Ares 1-X was a suborbital test flight, using the same solid rocket booster that the finished Ares 1 would have used, but with the fifth segment of the booster, the second stage, the crew module and the escape tower as mass simulators rather than the actual components which were not ready at the time of launch. Ares 1-X also borrowed its avionics package from a commercial Atlas V rocket. Falcon 9 was an orbital flight, using a completed launch vehicle but a Dragon mass simulator “qualification unit” (see comment below).

The Ares 1-X rocket reached an altitude of 46 kilometers and traveled about 240 km downrange. When the upper stage simulator separated from the booster, it began to tumble. The real Ares 1 would have had boosters on the upper stage that might have been able to correct for the spin. One of the three parachutes on the Ares1-X booster failed, causing the booster to crash into the ocean harder than expected.

Falcon 9 launched successfully and reached its expected 250 km low Earth orbit. The spacecraft rolled more than expected late in the flight, and the theoretically reusable first stage broke up in the atmosphere, due to parachute failure.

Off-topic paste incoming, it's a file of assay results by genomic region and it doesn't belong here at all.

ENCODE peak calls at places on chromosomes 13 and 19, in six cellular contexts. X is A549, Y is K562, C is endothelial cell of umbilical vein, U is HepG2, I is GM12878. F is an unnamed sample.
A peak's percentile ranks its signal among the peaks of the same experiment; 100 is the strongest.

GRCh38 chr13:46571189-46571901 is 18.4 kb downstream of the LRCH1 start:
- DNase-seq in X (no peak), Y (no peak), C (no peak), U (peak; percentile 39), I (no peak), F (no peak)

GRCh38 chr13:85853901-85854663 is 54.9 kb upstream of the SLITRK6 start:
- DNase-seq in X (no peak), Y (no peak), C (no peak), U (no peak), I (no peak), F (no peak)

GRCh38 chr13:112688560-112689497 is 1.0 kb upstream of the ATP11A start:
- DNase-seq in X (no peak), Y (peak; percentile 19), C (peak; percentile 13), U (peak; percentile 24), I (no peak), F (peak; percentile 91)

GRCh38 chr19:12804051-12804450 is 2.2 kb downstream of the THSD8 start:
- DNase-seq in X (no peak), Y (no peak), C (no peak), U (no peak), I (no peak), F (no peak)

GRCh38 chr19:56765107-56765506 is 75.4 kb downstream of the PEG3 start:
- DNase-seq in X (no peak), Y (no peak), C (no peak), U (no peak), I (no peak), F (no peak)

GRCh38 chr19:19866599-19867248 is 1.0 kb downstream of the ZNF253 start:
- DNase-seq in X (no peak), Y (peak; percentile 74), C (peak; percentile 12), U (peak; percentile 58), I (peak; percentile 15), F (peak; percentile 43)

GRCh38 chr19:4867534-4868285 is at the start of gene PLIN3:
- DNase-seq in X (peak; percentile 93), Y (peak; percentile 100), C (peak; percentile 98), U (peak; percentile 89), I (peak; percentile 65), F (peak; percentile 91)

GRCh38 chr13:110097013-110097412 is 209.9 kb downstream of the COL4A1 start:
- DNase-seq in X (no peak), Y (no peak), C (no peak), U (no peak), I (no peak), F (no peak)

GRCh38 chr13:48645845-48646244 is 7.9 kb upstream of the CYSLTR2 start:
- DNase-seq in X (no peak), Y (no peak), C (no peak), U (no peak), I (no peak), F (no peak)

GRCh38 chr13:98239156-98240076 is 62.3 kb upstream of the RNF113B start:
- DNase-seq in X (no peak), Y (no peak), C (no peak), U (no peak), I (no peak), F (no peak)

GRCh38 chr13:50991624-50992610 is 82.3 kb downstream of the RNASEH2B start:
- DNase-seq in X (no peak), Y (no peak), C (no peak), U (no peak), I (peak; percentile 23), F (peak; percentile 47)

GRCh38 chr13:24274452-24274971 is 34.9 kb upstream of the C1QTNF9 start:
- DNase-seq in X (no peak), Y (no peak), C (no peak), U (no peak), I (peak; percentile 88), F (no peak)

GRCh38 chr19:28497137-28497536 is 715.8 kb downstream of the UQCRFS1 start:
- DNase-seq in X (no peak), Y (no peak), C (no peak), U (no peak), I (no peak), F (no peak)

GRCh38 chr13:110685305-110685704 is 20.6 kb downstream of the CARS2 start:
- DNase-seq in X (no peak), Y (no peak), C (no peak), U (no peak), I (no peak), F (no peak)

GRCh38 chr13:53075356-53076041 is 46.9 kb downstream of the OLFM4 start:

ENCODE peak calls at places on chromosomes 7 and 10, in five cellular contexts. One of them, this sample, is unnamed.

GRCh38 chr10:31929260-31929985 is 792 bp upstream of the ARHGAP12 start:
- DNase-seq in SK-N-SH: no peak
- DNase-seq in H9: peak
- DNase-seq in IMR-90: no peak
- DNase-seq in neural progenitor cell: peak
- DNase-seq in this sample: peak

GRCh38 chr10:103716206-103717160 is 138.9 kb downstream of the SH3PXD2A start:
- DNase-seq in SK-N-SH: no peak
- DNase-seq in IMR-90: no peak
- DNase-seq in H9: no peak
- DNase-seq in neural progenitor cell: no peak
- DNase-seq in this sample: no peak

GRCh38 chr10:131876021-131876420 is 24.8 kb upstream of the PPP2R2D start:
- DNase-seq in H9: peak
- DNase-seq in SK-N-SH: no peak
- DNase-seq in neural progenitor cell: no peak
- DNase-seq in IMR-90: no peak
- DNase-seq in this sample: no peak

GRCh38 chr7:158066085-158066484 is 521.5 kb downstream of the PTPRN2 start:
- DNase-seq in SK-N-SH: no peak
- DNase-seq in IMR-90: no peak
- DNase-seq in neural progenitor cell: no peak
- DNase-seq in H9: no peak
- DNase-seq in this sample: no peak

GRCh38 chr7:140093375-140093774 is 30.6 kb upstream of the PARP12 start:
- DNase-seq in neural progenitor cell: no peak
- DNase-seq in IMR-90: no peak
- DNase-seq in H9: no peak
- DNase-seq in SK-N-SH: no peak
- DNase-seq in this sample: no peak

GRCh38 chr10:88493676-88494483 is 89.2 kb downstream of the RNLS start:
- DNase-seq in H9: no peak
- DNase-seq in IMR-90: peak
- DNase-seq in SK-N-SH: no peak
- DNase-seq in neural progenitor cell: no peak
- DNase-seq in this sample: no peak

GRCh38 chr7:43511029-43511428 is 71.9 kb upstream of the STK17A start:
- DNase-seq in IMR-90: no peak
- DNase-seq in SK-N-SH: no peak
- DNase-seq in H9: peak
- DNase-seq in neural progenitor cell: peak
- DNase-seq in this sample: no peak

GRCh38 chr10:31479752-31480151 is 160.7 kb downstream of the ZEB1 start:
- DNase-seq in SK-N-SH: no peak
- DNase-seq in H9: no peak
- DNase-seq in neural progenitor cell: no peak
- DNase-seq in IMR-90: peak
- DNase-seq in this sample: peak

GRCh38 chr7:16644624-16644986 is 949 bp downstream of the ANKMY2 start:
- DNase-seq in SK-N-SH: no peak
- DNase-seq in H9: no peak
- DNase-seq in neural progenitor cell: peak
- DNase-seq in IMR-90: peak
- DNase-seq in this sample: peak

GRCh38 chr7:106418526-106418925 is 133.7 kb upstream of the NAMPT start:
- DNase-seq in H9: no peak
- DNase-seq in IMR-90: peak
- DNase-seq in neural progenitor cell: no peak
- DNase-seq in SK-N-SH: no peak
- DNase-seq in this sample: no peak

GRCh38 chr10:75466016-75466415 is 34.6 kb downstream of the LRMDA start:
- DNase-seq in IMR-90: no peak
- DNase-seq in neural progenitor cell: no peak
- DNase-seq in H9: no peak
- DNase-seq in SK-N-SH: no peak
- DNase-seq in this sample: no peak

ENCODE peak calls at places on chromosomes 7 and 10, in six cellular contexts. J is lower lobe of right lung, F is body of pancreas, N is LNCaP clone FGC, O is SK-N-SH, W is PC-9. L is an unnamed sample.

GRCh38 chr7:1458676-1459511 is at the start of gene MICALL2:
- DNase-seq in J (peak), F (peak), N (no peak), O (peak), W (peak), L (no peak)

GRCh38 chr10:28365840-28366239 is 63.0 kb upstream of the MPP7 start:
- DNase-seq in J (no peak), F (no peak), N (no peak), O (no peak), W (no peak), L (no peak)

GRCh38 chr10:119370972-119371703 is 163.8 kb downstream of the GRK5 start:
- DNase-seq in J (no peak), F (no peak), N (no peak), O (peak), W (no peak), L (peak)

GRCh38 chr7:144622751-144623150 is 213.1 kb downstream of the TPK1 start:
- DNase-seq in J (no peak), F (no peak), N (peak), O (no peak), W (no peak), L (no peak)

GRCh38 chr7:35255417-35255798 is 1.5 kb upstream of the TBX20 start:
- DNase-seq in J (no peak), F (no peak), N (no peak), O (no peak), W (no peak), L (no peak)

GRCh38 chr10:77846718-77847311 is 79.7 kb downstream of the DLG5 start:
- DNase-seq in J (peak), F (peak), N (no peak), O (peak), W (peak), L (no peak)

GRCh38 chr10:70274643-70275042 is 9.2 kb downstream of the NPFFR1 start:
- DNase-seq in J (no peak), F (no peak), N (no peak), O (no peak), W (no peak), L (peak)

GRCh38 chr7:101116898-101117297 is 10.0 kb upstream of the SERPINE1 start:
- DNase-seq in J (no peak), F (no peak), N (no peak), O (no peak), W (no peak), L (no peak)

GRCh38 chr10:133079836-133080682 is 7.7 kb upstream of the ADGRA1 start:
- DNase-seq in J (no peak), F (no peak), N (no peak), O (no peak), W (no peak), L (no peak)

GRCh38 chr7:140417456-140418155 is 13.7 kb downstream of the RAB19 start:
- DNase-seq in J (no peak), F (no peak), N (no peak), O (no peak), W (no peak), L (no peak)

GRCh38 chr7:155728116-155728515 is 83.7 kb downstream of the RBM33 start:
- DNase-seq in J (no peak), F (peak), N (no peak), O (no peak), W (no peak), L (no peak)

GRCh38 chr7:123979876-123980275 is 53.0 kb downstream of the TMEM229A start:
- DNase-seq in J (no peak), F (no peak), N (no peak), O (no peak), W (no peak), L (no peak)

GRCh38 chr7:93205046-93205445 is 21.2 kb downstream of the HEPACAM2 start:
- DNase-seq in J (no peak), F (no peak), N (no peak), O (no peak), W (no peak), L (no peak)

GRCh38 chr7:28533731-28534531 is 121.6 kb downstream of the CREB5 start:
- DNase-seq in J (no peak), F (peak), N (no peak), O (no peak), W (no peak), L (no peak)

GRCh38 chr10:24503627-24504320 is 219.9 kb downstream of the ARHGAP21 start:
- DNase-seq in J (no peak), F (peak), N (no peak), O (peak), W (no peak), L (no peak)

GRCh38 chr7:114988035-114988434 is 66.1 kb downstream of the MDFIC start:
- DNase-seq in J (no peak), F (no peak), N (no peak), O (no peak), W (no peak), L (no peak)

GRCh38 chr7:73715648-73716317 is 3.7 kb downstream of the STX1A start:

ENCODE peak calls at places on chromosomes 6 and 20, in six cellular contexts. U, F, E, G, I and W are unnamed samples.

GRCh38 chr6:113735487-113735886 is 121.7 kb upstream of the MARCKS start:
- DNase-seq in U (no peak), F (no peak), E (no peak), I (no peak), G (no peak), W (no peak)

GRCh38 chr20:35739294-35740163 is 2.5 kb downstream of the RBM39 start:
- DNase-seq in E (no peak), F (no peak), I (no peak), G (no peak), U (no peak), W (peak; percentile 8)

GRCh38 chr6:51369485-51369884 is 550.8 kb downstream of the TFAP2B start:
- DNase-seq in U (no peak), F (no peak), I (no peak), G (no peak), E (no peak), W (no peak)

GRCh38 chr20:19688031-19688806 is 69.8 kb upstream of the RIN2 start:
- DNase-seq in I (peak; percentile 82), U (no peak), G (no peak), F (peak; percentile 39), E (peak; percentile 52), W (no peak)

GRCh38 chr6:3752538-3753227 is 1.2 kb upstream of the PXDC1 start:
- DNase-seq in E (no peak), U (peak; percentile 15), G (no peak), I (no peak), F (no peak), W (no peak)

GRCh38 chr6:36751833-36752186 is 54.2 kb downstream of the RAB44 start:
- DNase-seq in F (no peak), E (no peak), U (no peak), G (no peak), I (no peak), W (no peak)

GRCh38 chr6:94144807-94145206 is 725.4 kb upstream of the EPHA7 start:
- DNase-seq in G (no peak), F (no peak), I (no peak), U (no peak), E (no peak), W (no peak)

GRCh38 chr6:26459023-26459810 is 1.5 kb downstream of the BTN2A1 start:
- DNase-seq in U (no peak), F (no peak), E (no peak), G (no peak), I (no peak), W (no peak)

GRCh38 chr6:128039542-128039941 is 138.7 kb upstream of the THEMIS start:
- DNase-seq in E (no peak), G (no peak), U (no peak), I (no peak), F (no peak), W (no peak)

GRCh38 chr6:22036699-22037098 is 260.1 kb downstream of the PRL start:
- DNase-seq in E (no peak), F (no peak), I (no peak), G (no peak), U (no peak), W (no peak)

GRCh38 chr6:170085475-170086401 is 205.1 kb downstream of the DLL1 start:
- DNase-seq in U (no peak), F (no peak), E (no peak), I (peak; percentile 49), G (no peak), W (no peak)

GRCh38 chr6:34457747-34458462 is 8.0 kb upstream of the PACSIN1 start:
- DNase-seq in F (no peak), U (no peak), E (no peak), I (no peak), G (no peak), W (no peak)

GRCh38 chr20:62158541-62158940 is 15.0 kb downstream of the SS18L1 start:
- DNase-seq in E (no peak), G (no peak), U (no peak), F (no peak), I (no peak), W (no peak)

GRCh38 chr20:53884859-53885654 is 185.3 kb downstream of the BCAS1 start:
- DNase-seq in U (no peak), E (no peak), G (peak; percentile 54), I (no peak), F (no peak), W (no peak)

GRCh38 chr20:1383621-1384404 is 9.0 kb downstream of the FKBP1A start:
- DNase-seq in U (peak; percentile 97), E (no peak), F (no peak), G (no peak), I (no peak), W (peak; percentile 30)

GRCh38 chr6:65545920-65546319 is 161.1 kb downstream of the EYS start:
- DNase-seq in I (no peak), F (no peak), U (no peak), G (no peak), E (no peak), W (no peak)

The final Ares 1 would have been able to launch a payload of 25,400 kg into low Earth orbit. The constellation program called for the development of a heavy-lift vehicle, the Ares V, but no prototypes of that rocket have been built or tested. With the impending cancellation of Constellation, there are no more Ares test flights scheduled.

Falcon 9 can launch 10,450 kg into low Earth orbit, and a Falcon 9 “Heavy” variant, which would use two additional first stages as side-mounted boosters, would be able to lift 32,000 kg to LEO. The heavy variant has not been tested. A second Falcon 9 test flight, with a fully operational Dragon capsule is slated for later this summer.

The Ares 1-X project cost a total of ~$445 million, and the Augustine commission found that it would likely cost $5 to $6 billion to develop the final Ares 1 rocket. They predicted a recurring cost of about $1 billion per flight of the Ares 1/Orion launcher and spacecraft.

I can’t find a number for the project cost of the Falcon 9 development and launch, but a SpaceX press release (which I admit is not the most neutral source…) said:

For less than the cost of the Ares I mobile service tower, SpaceX has developed all the flight hardware for the Falcon 9 orbital rocket, Dragon spacecraft, as well as three launch sites.